The Nintendo 64, often abbreviated as N64, is Nintendo's third home video game console for the international market. Named for its 32/64-bit processor, it was released on June 23, 1996 in Japan, September 29, 1996 in North America, March 1, 1997 in Europe and Australia, and September 1, 1997 in France (the system also saw a release in South America, in partnership with Gradiente Eletrônica S/A). It was released with two launch games (Super Mario 64 and Pilotwings 64) plus one in Japan. The N64's suggested retail price was US$199 at its launch and it was later marketed with the slogan: "Get N, or get Out!"
The standard Nintendo 64 was dark gray, nearly black. A Jungle Green color was first available with the Donkey Kong 64 bundle. The Funtastic Series used brightly-colored, translucent plastic. Nintendo released a banana-like Nintendo 64 controller for the debut of Donkey Kong 64 in the United States.
The Millennium 2000 controller, available exclusively as part of a Nintendo Power promotional contest, was a special silver controller in the United States. It is the only official Nintendo 64 controller to feature all black buttons. The first ever gold controller was released by a contest from the Nintendo Power magazine as part of a drawing. One was also released with shorter "arms" that for most made it hard to use.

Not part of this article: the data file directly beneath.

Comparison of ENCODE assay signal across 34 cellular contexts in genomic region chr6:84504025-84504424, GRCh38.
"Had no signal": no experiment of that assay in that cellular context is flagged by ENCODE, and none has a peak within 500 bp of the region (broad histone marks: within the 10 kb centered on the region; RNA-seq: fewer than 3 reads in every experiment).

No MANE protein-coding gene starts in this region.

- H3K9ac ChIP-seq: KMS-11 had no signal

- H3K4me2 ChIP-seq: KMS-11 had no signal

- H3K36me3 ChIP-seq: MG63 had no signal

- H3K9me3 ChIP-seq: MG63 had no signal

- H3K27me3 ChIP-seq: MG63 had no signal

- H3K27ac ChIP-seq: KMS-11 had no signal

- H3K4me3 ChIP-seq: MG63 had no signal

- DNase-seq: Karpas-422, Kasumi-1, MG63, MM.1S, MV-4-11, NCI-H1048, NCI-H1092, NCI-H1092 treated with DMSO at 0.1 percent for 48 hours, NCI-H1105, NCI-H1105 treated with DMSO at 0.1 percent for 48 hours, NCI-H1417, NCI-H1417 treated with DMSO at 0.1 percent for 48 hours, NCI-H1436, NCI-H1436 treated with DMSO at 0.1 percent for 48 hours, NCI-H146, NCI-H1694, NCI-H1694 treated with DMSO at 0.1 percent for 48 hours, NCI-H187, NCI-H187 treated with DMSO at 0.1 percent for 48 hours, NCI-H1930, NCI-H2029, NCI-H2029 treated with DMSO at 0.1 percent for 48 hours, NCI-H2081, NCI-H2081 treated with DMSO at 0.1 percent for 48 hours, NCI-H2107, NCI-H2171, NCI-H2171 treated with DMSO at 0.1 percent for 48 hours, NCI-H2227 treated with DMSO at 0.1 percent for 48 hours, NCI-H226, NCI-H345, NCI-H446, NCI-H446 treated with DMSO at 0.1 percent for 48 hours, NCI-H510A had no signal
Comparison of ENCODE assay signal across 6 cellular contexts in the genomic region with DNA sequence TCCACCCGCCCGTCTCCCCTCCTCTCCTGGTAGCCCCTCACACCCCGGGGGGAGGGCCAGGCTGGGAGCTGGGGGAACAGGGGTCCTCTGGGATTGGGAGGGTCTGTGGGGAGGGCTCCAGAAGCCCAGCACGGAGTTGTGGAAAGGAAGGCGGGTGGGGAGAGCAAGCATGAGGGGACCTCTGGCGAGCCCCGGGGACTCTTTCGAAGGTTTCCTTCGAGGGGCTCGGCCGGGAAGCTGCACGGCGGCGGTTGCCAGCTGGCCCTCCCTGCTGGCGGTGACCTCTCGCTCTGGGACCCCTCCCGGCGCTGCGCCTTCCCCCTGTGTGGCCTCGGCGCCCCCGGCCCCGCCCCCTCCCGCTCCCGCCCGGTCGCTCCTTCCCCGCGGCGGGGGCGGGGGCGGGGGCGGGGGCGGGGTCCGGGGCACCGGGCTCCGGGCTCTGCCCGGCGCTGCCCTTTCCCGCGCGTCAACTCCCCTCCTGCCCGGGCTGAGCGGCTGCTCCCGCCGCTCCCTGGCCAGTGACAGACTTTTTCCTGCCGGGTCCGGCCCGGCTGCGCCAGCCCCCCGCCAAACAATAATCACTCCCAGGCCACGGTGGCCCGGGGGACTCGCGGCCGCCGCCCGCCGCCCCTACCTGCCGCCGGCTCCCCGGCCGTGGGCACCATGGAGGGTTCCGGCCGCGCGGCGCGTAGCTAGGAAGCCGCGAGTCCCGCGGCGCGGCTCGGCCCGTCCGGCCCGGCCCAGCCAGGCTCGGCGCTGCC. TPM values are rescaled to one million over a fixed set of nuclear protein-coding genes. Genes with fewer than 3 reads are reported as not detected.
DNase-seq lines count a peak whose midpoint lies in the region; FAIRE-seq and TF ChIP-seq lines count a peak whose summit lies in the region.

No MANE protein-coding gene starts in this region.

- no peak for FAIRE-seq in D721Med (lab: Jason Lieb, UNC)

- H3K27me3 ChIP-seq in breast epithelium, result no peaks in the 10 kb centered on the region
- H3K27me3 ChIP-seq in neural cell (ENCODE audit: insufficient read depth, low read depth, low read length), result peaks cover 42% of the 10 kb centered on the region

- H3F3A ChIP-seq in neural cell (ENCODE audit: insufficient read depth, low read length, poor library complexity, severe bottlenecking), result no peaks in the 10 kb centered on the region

A gold Nintendo 64 controller was packaged along with the GoldenEye 007 console pack in the United Kingdom. Nintendo released a gold controller for the debut of The Legend of Zelda: Ocarina of Time in Japan.
Soon after, bundle packs of the game, controller and gold Nintendo 64 were released for the US and PAL markets. The Pokémon Edition Nintendo 64, with a Pokémon sticker on the left side, included the "Pokémon: I Choose You" video. The Pokémon Pikachu Nintendo 64 had a large yellow Pikachu model on a blue Nintendo 64. It has a different footprint than the standard Nintendo 64 console, and the expansion port is covered. It also shipped with a unique blue Pokémon controller, and orange in Japan.
It is believed that the Limited Edition Star Wars bundle, which was available only during time of release of Star Wars Episode I: The Phantom Menace and came bundled with Star Wars: Episode I Racer, and had what seemed like a differently colored dark black version of the Nintendo 64. But it is actually the exact same dark gray color as the regular Nintendo 64, and the "Limited Edition" on the box refers to the bundle itself, not the console.
What's it worth? Take a look at this Nintendo 64 price guide: sold listings for a value indication.